Well, it was of those ‘chewy’ type days, not getting off to a particularly good start. Thursday is the day when our bins get emptied – grey bins once a fortnight and green bins in the intervening weeks. We always have to remember to put the bins out for collection as it goes dusk on Wednesday evening and every so often, as last night, we forget. In the case of green bins (paper waste) this not matter so much but in the case of grey bins, that may well contain food waste, this is a bit more problematic. So we knew that we would probably have to head for the tip to dispose of our ‘grey bin’ household rubbish because even in the winter, I do not wish to food waste hanging about for the best part of a month. But first, we had to wait until we had the car returned from the garage after its annual service. The rather nice thing about modern technology is the way in which the quality garages inform you about the progress of the service on one’s car. We received a ‘video clip’ showing us the amount of tread marked in chalk on each tyre (in our case more than 4x the legal minimum) plus the condition of the brake shoes, the suspension and the ‘floor’ of the car indicating any possible oil leaks. So this was all very reassuring and the car was returned to us in the late morning. Then we set off for the trip and evidently, today of all days, then ‘Sod’s Law’ swung into operation as the road to the tip via one of our neighbouring villages was completely closed. This meant that we had to make quite a lengthy detour but at least we remembered how to do this and got our household rubbish safely and legally disposed of. Afterwards, we got back into Bromsgrove and treated ourselves to a coffee and cookies in Waitrose – whilst Meg was safely esconced with her coffee, I went off to get our newspaper. I then went to get some monety out of an ATM and, once again, mine seems not to be accepted (even though it is only about 2 months old – so I perceive more hassles ahead with my bank as I want to retain the same number which may not be possible) Then, I decided to make a lightning tour through Poundland but of course they would have to be altering the layout of items in the store that they have had for the last ten years. This means that the simplest thing has to be hunted for – and one or two of the little items I wanted/needed no longer seem to be stocked. On the other hand, I did acquire some ‘branded’ 10″ scissors which I intend to use as general purpose scissors in my study. When I checked these out on the web, Ebay were selling them for about twice the price that I paid in Poundland so I did feel that I had at least got a ‘good buy’ if not a bargain. I spent a bit of time in the afternoon making a little cardboard sheaf for them so that after a trace of machine oil they should keep themselves in good condition for as long as I need them.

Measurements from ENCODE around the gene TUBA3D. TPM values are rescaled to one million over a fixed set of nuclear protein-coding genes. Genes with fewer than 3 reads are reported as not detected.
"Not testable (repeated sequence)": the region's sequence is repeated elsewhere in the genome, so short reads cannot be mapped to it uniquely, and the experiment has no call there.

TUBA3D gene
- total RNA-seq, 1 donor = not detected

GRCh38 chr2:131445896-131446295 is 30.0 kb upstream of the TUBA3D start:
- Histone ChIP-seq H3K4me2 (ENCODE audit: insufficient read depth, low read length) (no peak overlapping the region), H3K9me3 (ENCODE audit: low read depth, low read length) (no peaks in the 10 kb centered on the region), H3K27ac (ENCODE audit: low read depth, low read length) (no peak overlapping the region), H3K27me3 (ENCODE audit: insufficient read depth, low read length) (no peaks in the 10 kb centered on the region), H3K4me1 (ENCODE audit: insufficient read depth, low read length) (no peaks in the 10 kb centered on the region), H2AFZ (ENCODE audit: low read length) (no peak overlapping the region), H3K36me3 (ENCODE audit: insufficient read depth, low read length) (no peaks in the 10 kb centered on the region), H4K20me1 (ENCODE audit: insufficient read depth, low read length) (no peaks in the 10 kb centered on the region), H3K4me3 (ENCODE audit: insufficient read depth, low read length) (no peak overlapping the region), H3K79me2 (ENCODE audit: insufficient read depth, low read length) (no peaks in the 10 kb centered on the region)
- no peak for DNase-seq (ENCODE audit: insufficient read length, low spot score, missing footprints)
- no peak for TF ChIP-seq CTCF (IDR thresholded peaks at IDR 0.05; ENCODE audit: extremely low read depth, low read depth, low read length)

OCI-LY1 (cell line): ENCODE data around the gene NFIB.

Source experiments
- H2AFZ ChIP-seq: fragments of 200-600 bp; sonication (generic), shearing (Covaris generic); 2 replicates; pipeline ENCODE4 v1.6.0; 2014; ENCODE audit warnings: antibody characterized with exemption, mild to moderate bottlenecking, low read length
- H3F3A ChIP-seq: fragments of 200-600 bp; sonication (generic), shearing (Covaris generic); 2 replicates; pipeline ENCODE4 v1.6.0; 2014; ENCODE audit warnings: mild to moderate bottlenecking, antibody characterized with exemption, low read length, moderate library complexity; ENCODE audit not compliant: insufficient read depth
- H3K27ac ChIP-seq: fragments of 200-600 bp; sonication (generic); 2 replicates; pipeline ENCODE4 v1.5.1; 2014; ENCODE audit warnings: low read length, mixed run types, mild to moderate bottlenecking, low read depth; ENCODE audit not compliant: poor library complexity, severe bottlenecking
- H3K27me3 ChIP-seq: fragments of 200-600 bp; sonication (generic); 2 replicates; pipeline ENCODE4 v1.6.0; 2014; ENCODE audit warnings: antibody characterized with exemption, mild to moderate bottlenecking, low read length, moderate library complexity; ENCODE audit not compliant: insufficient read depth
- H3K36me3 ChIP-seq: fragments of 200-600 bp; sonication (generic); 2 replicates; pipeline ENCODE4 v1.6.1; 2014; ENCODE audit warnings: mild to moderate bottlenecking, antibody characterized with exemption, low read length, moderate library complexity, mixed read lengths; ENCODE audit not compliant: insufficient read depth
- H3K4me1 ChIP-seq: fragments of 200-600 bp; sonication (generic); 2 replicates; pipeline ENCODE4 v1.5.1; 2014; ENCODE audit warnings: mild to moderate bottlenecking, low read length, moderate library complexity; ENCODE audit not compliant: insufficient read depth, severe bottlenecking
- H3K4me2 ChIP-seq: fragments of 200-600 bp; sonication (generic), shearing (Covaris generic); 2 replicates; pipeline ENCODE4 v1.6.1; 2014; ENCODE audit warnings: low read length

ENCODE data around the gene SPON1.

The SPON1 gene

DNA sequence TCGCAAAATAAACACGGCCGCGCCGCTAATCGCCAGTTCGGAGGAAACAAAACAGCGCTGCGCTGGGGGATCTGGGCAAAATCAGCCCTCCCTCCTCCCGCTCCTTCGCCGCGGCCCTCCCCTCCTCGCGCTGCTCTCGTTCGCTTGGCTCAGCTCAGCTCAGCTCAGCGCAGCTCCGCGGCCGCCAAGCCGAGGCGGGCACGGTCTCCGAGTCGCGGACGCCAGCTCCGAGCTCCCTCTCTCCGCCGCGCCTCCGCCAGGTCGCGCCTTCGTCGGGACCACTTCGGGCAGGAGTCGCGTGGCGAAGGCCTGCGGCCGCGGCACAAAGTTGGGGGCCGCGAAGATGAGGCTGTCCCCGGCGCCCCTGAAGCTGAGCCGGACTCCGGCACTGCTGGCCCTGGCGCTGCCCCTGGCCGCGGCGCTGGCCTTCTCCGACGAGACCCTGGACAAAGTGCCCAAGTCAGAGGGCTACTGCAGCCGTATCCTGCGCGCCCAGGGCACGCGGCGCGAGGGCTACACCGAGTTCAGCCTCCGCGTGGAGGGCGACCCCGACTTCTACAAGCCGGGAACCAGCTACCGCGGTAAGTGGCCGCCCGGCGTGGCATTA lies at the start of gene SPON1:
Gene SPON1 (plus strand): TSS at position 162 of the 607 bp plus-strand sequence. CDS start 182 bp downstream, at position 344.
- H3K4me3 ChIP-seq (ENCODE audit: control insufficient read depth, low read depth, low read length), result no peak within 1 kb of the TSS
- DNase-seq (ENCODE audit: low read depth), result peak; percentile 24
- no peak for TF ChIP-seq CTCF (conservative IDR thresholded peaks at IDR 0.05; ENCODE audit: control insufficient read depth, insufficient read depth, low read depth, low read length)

So I set myself a couple of outside jobs just before our afternoon cup of tea, one of which involved the sweeping up of holly berries which tend to arrive in profusion at this time of year and can easily mess up one’s shoes. The other was to take the contents of our two shredders. and dispose of the shreddings in our compost bin at the bottom of the garden. ‘Sod’s Law’ immediately swung into operation once again as the heavans opened the minute I got outside to do my outside jobs (and, of course, ceased as soon as I go inside again) I suppose that every so often one gets days like today.
With yesterday’s Budget subjected to more intense media scrutiny, it is now starting to dawn on people that the budget is not as rosy as the government is trying to pretend. With inflation heading for 4%-5% and big tax rises due next April then living standards will be very much under threat in the forthcoming financial year. The fact that Universal Credit will now be ever so slightly eased by the taper being reduced somewhat will do nothing for those, who through no fault of their own, are receiving Universal Credit but are not in work.
The latest COVID study reveals that the tranmissability of the Delta version of the virus remains high even though one has been vaccinated. This might help to explain why rates of infection, particularly of the Delta variant remain high (and very much higher than the rest of Europe) even though the proportion of those vaccinated is slowly creeping up (but still behind the European average)